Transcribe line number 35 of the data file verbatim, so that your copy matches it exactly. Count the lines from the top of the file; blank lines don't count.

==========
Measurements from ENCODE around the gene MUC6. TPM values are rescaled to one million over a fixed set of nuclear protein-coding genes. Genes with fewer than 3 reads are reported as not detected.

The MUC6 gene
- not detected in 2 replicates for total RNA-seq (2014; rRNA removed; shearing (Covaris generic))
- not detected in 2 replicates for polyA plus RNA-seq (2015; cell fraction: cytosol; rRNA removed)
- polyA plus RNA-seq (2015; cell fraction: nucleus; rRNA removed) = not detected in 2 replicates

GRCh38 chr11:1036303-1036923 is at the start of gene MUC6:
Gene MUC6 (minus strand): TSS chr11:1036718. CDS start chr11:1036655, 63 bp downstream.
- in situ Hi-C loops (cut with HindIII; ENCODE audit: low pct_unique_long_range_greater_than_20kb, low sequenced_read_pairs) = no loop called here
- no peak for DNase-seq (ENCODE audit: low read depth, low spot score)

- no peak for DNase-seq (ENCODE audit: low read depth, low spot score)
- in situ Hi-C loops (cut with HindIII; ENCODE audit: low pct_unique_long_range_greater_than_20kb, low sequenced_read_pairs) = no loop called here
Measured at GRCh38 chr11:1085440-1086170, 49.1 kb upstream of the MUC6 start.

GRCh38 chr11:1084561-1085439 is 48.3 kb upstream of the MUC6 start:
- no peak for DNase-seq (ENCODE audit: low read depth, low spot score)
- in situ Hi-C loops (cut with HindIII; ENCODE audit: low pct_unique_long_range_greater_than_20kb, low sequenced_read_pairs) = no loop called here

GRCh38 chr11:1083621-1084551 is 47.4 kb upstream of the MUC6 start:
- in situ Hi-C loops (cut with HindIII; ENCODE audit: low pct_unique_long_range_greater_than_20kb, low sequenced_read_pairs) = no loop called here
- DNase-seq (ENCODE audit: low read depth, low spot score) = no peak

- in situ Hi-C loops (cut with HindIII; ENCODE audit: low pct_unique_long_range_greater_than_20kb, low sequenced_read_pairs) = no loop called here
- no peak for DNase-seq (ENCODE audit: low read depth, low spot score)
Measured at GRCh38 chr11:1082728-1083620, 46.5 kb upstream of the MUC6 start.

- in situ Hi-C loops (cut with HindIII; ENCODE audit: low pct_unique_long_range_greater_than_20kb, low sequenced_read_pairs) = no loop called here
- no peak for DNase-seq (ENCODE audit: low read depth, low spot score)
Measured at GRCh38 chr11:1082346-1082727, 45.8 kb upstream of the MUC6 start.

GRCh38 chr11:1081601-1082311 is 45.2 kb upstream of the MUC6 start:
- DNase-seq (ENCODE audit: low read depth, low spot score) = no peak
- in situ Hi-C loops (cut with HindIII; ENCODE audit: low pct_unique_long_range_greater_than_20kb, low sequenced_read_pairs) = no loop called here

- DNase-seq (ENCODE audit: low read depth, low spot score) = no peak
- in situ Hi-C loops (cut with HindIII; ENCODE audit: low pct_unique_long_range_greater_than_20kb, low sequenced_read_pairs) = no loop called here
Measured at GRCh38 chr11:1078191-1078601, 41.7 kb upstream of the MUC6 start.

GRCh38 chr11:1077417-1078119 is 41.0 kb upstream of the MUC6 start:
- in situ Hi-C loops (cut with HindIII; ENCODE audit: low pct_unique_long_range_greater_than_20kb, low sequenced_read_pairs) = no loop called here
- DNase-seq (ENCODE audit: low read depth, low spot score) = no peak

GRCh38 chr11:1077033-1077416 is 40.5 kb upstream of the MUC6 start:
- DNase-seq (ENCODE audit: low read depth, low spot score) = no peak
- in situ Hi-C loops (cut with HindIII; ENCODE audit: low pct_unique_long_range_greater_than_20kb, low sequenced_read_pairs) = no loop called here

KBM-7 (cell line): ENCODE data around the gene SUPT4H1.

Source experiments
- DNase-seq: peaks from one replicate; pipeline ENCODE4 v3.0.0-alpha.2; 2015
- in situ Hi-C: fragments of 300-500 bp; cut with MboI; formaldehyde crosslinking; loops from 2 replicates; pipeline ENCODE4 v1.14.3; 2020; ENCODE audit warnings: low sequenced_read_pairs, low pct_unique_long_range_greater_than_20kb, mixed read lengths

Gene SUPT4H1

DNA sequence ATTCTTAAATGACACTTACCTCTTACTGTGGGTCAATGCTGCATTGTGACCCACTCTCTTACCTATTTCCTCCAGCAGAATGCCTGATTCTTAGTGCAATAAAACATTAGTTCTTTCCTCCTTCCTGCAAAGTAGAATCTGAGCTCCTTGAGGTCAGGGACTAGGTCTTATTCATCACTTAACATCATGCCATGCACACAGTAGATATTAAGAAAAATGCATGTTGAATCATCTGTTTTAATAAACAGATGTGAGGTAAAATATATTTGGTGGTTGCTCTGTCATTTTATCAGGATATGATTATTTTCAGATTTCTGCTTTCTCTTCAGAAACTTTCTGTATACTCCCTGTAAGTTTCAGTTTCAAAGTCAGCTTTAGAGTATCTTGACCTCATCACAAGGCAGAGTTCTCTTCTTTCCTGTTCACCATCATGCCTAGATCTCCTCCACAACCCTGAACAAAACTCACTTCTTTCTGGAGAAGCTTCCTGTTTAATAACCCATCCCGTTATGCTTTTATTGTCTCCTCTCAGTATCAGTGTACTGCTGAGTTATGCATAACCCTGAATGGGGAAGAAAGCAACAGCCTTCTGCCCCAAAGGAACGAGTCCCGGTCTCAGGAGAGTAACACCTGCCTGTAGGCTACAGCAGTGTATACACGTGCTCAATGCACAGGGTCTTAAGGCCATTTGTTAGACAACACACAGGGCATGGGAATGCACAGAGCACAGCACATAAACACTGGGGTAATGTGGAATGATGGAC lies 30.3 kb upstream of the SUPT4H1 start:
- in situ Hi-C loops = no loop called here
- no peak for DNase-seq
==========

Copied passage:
- DNase-seq (ENCODE audit: low read depth, low spot score) = no peak